Gia Coppola’s debut, ‘Palo Alto,’ an engaging and poetic teenage drama based on James Franco’s stories, ushers in another generation of filmmaking from the famous family.
Gia Coppola sounds surprisingly tentative for someone who has made such a self-assured first feature. “I was really nervous about working with actors because my only real experience was using my friends in short films,” she says of Palo Alto, her totally engaging, emotionally bold, and often poetic drama based on James Franco’s stories about high school kids floundering on the edge of adulthood. “I feel like it’s hard for me to articulate what I want, and I’m pretty shy. But I just tried to be as honest as possible and tell them what the scenes meant to me. And I had seen when I was working on Twixt how my Grandpa would work with actors.” There is something authentic and warm in the way she evokes “my Grandpa,” the great Francis Ford Coppola.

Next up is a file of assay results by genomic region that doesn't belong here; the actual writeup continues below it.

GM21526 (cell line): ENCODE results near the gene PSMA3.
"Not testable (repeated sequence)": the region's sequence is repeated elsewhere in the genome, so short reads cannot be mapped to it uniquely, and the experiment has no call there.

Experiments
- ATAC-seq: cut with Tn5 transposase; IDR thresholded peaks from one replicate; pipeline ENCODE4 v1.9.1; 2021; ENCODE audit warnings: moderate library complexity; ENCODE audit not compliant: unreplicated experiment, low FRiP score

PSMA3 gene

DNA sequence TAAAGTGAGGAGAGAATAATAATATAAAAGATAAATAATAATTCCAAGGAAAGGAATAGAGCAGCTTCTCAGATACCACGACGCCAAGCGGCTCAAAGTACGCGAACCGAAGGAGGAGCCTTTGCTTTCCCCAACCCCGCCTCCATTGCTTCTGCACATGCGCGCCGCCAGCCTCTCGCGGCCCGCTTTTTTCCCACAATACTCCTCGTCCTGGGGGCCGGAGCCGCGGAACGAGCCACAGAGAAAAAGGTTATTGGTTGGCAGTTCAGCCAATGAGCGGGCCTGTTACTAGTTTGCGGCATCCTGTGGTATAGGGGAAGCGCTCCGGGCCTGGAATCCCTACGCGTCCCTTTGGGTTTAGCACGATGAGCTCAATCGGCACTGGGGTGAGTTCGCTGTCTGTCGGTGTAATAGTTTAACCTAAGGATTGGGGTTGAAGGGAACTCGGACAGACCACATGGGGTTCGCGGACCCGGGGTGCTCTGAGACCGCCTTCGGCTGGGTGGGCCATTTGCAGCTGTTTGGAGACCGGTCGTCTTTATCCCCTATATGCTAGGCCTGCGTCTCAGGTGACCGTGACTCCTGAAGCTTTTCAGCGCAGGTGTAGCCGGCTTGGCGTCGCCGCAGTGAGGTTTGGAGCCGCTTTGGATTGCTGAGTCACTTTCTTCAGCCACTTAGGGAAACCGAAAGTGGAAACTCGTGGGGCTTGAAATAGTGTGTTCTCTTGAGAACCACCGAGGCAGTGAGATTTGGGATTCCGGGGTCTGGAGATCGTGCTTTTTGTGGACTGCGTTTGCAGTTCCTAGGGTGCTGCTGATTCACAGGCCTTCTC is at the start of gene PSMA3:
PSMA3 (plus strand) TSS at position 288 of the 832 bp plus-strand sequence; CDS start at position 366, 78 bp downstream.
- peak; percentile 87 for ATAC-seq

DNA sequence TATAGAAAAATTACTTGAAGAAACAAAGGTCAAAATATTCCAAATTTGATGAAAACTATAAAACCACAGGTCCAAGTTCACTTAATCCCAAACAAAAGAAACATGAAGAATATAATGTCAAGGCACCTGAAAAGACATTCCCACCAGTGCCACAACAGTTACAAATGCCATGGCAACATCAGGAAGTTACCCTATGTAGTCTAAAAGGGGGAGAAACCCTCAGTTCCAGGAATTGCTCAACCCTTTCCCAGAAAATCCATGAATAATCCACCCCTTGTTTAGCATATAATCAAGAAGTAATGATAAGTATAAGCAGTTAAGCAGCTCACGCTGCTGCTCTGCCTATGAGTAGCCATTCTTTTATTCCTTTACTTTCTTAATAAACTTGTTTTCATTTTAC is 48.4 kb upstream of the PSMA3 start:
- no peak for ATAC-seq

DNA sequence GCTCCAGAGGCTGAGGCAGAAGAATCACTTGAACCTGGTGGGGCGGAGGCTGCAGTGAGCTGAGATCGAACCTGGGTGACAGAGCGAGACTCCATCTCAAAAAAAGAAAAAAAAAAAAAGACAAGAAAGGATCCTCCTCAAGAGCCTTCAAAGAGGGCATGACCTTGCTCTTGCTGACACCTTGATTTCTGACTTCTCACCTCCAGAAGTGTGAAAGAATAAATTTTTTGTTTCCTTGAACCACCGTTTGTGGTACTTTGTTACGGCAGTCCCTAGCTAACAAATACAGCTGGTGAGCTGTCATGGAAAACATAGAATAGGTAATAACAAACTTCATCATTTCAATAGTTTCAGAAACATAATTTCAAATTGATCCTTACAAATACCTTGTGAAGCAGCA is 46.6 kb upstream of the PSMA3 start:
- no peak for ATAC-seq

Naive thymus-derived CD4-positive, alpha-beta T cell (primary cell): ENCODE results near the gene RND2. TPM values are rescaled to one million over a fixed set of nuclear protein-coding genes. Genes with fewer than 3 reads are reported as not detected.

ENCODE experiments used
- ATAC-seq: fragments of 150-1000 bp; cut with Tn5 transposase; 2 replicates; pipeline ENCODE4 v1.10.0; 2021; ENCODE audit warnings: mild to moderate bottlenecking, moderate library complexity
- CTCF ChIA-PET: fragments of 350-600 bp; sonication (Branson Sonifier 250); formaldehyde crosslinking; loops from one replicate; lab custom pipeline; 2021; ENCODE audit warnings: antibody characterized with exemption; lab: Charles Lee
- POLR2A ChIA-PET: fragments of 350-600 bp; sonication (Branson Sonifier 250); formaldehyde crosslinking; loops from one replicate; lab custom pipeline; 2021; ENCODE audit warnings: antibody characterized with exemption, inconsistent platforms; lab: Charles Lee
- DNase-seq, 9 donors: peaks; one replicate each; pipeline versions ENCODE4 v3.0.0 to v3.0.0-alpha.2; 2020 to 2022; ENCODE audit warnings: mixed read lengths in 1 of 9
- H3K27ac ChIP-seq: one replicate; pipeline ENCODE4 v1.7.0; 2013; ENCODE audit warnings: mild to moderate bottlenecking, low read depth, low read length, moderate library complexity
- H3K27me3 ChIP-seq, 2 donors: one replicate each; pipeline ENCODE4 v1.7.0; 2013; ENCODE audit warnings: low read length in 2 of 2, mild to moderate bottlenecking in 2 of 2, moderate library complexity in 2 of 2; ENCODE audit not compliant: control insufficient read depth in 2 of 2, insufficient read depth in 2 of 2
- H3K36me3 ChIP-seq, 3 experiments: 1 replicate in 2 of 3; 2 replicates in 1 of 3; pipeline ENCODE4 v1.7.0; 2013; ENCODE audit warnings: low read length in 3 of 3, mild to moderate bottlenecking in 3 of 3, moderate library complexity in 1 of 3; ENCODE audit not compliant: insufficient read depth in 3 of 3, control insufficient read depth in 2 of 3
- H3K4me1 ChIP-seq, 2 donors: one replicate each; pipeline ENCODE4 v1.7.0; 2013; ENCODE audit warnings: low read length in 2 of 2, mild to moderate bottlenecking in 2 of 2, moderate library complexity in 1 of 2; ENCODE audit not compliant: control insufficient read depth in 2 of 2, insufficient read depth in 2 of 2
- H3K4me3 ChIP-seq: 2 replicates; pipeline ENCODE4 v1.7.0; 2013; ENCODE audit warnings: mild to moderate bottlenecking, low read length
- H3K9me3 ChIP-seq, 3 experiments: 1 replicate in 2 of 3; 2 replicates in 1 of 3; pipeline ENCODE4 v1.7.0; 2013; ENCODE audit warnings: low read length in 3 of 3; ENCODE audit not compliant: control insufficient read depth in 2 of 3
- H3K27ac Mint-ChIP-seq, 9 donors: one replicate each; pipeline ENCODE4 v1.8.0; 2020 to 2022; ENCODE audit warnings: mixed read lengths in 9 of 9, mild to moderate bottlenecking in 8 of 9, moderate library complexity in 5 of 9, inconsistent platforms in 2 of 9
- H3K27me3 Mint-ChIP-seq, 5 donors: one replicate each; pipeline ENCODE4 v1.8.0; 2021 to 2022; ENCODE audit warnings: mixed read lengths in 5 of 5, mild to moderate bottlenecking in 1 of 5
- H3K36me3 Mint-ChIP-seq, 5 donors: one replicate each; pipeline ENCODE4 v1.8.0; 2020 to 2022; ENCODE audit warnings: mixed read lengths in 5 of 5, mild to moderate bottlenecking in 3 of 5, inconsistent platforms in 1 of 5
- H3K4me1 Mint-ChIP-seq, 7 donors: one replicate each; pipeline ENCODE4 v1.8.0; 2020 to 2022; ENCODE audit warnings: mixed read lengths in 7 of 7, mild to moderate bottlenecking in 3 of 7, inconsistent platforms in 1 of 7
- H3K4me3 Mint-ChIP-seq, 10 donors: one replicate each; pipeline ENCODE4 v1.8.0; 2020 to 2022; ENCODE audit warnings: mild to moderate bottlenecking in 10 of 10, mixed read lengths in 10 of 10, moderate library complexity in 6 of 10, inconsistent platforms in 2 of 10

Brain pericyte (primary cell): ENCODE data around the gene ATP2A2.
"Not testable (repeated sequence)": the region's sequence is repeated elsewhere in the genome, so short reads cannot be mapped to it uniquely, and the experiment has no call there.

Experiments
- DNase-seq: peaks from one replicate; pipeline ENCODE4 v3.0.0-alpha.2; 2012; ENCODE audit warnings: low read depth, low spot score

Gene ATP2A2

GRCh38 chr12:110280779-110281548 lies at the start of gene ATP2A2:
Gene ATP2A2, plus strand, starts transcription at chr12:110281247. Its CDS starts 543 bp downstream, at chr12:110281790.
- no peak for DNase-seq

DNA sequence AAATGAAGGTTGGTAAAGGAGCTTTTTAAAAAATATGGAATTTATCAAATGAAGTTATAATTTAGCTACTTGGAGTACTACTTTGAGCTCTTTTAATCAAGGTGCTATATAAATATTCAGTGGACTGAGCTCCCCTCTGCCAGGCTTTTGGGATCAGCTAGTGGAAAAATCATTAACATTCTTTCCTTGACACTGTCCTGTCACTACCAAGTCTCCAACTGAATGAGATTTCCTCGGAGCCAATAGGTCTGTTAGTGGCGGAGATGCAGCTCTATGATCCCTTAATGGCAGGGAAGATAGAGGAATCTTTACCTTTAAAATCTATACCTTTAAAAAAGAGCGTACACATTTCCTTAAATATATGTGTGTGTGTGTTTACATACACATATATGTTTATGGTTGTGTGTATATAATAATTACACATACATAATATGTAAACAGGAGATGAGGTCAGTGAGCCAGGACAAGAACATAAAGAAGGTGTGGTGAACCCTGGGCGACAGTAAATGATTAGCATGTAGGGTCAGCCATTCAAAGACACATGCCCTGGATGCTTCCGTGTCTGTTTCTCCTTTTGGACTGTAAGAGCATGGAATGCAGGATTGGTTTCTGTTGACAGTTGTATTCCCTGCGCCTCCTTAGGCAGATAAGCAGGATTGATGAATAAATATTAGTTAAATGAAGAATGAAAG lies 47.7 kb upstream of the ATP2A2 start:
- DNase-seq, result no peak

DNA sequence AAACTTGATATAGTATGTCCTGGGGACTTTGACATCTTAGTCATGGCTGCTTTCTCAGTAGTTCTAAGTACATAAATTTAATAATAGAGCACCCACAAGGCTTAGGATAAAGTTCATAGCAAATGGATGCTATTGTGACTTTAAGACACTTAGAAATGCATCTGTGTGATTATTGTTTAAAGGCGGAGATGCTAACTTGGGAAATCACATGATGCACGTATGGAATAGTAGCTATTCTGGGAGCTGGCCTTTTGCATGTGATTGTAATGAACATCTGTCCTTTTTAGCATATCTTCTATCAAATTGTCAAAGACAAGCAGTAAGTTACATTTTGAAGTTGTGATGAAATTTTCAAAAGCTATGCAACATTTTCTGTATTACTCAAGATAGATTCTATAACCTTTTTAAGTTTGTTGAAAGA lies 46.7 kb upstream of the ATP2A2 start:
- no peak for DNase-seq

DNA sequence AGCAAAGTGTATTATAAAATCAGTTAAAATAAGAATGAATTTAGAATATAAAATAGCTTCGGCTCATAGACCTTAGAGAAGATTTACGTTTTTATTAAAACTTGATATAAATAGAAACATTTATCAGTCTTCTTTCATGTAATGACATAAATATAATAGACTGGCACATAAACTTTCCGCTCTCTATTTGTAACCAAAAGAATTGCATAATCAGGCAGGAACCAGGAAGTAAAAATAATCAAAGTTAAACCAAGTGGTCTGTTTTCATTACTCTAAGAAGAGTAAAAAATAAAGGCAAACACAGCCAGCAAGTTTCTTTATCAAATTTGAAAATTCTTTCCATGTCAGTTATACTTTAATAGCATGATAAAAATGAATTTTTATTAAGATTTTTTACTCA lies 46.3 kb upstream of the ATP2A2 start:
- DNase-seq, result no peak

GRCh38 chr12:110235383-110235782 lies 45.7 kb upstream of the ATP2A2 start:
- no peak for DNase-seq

Palo Alto, an ensemble piece starring Emma Roberts, Franco, and Jack Kilmer (Val’s son, in his first role), came about because Coppola met Franco at a party (just try to maneuver that without connections). He sent her the book, which was about to be published. She had recently graduated from Bard, where she studied photography, and sent him some of her work. The project took off from there. What Franco obviously gleaned, and Palo Alto demonstrates, is that she has a true director’s eye, and talent that outweighs insider access.